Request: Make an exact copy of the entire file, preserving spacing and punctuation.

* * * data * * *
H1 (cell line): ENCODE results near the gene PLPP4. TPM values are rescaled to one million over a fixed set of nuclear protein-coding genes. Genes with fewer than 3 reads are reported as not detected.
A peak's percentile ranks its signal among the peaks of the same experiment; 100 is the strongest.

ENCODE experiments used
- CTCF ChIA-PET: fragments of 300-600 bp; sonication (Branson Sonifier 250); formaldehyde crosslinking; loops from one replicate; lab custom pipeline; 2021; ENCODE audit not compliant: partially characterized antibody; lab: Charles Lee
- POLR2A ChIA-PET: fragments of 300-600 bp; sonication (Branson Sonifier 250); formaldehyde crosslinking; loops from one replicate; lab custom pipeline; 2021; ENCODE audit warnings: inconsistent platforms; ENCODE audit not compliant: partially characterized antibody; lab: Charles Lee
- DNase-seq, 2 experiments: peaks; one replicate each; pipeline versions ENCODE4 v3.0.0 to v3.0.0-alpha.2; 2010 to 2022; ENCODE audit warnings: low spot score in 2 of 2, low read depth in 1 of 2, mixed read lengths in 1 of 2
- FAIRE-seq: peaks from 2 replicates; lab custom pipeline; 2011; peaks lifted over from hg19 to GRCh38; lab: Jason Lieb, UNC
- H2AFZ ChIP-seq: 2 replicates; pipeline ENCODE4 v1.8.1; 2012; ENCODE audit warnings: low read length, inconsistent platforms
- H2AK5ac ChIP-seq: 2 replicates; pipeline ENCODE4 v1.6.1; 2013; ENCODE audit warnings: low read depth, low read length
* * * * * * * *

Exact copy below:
H1 (cell line): ENCODE results near the gene PLPP4. TPM values are rescaled to one million over a fixed set of nuclear protein-coding genes. Genes with fewer than 3 reads are reported as not detected.
A peak's percentile ranks its signal among the peaks of the same experiment; 100 is the strongest.

ENCODE experiments used
- CTCF ChIA-PET: fragments of 300-600 bp; sonication (Branson Sonifier 250); formaldehyde crosslinking; loops from one replicate; lab custom pipeline; 2021; ENCODE audit not compliant: partially characterized antibody; lab: Charles Lee
- POLR2A ChIA-PET: fragments of 300-600 bp; sonication (Branson Sonifier 250); formaldehyde crosslinking; loops from one replicate; lab custom pipeline; 2021; ENCODE audit warnings: inconsistent platforms; ENCODE audit not compliant: partially characterized antibody; lab: Charles Lee
- DNase-seq, 2 experiments: peaks; one replicate each; pipeline versions ENCODE4 v3.0.0 to v3.0.0-alpha.2; 2010 to 2022; ENCODE audit warnings: low spot score in 2 of 2, low read depth in 1 of 2, mixed read lengths in 1 of 2
- FAIRE-seq: peaks from 2 replicates; lab custom pipeline; 2011; peaks lifted over from hg19 to GRCh38; lab: Jason Lieb, UNC
- H2AFZ ChIP-seq: 2 replicates; pipeline ENCODE4 v1.8.1; 2012; ENCODE audit warnings: low read length, inconsistent platforms
- H2AK5ac ChIP-seq: 2 replicates; pipeline ENCODE4 v1.6.1; 2013; ENCODE audit warnings: low read depth, low read length